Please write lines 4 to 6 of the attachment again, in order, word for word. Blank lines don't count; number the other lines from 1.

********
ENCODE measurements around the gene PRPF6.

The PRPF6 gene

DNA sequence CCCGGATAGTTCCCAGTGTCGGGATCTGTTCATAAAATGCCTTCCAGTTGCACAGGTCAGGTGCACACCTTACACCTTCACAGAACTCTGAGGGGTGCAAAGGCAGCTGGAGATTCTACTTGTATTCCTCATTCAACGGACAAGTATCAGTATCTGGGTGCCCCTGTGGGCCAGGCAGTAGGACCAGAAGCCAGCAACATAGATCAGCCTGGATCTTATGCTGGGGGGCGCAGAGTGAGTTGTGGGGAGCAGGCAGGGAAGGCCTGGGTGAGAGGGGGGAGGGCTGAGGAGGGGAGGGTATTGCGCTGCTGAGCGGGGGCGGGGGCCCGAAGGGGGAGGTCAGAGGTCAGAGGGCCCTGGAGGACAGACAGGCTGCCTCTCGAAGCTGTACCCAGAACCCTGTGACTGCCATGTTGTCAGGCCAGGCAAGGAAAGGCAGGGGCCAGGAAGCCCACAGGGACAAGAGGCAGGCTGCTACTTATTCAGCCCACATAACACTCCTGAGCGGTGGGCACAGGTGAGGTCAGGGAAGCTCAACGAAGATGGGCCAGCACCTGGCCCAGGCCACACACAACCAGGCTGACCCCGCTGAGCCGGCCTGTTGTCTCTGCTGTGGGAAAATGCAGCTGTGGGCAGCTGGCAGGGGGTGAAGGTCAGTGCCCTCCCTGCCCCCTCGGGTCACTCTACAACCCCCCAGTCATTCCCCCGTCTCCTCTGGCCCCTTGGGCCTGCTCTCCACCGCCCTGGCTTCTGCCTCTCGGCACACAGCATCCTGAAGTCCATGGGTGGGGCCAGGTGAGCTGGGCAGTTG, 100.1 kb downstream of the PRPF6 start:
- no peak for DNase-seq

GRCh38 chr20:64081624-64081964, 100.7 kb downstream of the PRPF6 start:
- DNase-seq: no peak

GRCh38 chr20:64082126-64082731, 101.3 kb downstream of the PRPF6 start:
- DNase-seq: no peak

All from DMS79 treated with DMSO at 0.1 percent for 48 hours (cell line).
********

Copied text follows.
- no peak for DNase-seq

GRCh38 chr20:64081624-64081964, 100.7 kb downstream of the PRPF6 start:
- DNase-seq: no peak